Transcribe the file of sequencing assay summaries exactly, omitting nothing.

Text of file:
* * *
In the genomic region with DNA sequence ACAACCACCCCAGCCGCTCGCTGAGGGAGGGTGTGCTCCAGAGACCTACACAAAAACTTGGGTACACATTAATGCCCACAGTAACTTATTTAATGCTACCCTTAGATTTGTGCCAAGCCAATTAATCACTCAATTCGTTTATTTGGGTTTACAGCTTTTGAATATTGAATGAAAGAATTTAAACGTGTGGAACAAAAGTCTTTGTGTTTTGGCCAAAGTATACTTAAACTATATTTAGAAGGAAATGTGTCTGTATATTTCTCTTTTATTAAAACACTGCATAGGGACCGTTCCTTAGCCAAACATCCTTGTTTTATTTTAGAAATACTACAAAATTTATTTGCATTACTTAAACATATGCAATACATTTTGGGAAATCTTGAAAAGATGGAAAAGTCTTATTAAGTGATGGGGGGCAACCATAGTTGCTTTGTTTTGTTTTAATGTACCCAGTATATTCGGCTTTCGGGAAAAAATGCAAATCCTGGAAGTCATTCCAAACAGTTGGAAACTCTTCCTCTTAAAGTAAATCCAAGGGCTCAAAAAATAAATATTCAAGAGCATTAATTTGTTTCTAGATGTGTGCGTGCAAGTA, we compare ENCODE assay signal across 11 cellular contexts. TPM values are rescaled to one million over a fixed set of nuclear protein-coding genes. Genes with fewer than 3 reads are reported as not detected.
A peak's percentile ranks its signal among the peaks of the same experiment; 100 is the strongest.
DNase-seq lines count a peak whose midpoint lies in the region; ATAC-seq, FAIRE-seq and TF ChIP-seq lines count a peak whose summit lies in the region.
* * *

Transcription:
In the genomic region with DNA sequence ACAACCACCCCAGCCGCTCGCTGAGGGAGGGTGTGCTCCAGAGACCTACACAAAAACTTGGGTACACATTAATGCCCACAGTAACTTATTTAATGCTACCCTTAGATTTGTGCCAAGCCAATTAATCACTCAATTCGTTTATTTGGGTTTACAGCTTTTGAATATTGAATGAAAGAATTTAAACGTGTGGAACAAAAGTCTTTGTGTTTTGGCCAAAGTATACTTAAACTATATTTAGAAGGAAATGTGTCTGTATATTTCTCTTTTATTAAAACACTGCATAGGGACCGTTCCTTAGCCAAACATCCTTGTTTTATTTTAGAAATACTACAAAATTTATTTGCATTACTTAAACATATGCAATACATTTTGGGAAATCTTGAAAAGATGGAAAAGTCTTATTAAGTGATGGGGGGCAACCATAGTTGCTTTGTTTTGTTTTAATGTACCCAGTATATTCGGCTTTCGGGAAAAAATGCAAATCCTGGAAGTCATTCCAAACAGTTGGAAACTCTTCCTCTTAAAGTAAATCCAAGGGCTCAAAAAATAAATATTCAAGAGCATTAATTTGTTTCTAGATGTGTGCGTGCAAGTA, we compare ENCODE assay signal across 11 cellular contexts. TPM values are rescaled to one million over a fixed set of nuclear protein-coding genes. Genes with fewer than 3 reads are reported as not detected.
A peak's percentile ranks its signal among the peaks of the same experiment; 100 is the strongest.
DNase-seq lines count a peak whose midpoint lies in the region; ATAC-seq, FAIRE-seq and TF ChIP-seq lines count a peak whose summit lies in the region.